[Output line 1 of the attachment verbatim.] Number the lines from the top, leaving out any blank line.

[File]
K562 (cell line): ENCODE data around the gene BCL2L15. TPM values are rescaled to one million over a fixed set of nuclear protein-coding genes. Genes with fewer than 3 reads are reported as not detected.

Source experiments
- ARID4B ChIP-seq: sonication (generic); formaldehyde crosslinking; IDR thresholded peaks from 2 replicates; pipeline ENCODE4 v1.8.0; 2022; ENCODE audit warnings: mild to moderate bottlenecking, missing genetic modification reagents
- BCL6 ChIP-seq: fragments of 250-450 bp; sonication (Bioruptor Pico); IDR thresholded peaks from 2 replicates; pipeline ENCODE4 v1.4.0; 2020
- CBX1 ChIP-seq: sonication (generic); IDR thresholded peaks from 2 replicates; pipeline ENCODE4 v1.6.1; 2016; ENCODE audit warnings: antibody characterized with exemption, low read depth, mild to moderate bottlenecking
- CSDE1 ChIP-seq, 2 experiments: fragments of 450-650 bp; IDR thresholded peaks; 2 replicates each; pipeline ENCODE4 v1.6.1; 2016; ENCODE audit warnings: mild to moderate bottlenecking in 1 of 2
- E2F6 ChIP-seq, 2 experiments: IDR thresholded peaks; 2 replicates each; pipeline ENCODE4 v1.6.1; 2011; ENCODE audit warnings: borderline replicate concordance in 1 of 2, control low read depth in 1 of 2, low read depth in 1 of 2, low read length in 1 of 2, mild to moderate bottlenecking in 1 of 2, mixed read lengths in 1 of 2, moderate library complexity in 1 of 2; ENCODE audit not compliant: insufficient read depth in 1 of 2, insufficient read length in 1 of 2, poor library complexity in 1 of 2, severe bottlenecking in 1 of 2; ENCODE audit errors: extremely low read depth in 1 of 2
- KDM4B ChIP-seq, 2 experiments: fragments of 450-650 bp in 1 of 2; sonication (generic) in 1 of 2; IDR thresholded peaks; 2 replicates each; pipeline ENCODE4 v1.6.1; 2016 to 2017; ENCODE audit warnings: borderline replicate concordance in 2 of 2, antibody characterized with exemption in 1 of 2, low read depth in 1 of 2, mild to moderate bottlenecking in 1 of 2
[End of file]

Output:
K562 (cell line): ENCODE data around the gene BCL2L15. TPM values are rescaled to one million over a fixed set of nuclear protein-coding genes. Genes with fewer than 3 reads are reported as not detected.